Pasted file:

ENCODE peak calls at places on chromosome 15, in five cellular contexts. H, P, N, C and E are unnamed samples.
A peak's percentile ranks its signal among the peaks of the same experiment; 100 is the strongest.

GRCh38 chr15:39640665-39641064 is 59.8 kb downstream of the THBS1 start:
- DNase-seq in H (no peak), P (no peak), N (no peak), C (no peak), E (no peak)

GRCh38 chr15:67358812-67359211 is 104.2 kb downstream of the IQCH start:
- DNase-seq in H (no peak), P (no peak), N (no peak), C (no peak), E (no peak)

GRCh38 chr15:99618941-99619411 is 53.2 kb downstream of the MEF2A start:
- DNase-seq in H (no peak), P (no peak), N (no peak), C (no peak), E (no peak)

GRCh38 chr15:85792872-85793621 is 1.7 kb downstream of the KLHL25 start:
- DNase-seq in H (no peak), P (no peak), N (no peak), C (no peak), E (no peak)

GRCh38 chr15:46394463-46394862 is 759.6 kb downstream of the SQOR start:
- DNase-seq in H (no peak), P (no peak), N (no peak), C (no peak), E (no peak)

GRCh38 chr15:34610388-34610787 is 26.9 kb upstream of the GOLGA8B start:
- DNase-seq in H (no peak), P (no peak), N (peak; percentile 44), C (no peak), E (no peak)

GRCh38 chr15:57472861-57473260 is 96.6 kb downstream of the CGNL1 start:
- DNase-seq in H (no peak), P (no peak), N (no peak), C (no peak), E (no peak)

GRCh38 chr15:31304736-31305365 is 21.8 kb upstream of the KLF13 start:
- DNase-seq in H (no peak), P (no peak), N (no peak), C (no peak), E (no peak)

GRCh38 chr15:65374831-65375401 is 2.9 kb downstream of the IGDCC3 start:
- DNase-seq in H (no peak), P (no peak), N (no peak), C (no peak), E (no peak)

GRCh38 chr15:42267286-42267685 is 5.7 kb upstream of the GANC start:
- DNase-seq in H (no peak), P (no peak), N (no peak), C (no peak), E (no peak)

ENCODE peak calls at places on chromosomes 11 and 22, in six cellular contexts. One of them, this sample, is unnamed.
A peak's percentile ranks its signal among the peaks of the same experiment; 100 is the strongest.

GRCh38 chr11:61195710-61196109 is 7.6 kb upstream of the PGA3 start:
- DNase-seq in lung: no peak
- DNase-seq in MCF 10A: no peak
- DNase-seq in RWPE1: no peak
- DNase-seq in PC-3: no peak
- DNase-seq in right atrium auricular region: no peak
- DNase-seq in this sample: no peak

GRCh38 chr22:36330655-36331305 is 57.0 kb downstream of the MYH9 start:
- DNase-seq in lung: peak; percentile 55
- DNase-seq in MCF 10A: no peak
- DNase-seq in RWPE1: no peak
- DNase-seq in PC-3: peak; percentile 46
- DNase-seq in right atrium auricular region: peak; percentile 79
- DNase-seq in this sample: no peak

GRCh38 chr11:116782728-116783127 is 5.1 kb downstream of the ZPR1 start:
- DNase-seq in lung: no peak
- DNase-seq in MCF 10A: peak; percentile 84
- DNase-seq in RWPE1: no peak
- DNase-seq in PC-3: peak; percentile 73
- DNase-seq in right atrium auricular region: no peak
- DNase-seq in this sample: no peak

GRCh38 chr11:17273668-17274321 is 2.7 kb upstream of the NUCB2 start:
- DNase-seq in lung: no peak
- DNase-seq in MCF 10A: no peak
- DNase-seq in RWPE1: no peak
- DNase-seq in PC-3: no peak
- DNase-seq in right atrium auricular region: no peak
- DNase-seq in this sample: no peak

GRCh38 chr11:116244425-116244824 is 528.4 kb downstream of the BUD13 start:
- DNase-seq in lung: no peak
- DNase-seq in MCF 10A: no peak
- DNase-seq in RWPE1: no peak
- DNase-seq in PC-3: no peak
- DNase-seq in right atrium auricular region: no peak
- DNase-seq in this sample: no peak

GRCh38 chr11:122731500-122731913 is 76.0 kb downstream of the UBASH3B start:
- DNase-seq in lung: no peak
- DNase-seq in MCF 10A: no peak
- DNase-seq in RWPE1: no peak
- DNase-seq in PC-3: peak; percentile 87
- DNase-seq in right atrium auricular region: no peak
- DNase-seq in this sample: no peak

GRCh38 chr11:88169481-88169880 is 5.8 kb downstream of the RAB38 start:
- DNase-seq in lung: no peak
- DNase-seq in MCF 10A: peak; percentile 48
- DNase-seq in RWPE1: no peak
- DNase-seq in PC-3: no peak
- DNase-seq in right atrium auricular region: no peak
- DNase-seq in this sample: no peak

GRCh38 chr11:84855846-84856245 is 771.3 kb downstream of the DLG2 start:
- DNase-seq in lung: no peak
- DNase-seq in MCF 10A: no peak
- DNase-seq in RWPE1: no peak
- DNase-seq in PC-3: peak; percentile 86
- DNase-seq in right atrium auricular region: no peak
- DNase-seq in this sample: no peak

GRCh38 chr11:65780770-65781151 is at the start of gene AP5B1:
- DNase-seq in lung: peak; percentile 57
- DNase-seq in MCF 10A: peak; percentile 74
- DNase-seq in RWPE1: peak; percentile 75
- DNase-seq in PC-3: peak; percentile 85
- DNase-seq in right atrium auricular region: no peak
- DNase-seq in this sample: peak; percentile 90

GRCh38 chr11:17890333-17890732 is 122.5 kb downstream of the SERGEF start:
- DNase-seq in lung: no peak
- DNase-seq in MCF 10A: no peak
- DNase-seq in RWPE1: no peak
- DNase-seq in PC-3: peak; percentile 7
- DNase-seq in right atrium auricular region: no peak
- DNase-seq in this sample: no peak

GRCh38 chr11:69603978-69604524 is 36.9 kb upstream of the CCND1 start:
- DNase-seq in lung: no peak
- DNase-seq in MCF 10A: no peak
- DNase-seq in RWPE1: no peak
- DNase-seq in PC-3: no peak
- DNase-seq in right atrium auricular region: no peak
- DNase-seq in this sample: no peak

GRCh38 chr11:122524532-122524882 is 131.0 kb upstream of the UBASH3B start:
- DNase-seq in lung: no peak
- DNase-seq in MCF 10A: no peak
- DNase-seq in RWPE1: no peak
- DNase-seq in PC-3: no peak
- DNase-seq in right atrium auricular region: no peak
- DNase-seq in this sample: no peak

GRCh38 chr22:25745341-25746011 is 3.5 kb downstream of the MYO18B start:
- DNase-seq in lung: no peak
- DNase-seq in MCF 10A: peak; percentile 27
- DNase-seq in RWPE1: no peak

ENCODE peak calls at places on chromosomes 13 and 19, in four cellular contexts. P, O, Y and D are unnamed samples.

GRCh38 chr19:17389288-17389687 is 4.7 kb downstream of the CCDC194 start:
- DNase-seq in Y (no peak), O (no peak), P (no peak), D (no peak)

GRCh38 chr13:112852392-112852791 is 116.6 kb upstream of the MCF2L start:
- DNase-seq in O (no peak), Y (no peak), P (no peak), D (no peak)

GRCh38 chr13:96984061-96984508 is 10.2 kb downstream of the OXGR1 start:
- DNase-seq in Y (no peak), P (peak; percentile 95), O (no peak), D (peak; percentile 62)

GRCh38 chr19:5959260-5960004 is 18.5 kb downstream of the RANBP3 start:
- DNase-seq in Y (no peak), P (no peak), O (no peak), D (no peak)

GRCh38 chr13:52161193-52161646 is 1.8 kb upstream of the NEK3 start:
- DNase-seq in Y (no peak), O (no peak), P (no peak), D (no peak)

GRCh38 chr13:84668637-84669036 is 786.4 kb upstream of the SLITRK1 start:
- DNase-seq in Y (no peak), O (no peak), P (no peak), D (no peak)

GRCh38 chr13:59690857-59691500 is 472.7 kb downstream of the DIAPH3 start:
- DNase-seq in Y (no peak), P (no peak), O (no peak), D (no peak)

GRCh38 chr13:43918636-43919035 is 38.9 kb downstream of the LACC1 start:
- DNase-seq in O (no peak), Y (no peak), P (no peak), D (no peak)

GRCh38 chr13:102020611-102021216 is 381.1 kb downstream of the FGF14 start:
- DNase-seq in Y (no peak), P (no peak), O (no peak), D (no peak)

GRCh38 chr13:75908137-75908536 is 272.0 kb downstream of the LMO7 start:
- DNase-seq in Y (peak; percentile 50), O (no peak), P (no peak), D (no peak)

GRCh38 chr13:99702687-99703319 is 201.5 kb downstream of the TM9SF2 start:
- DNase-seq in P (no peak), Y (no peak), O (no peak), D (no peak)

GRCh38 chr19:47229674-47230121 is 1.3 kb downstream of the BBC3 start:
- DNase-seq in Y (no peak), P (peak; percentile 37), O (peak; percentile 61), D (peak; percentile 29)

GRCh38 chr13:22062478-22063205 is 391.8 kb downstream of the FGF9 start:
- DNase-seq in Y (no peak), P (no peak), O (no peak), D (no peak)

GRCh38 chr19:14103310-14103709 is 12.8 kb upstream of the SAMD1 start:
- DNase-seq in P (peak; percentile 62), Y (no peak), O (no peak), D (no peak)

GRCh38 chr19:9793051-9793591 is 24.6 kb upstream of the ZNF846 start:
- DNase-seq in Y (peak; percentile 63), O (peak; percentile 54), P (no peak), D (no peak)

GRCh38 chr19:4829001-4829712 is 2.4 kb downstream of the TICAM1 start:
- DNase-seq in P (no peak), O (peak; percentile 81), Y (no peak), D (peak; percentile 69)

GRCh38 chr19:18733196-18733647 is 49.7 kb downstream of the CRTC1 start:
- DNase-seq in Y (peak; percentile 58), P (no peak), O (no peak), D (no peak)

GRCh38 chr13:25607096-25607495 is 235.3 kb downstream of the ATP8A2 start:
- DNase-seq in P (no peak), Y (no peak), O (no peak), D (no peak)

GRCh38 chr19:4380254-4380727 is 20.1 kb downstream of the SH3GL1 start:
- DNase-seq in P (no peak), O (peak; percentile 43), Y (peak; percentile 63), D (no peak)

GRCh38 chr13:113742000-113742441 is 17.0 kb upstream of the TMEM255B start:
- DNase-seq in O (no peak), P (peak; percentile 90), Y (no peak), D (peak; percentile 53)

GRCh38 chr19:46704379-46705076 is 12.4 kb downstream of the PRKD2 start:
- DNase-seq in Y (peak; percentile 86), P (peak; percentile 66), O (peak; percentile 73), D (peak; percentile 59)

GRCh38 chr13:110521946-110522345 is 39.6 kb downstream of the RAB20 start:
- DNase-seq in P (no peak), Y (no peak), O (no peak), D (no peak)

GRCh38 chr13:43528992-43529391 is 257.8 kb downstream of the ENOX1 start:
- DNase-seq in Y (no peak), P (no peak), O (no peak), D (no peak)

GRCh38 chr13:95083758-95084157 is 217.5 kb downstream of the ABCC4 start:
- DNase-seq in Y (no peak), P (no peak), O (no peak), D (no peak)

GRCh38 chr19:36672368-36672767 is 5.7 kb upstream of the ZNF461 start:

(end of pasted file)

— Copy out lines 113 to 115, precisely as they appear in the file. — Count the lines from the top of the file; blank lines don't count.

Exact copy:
ENCODE peak calls at places on chromosomes 13 and 19, in four cellular contexts. P, O, Y and D are unnamed samples.

GRCh38 chr19:17389288-17389687 is 4.7 kb downstream of the CCDC194 start:
- DNase-seq in Y (no peak), O (no peak), P (no peak), D (no peak)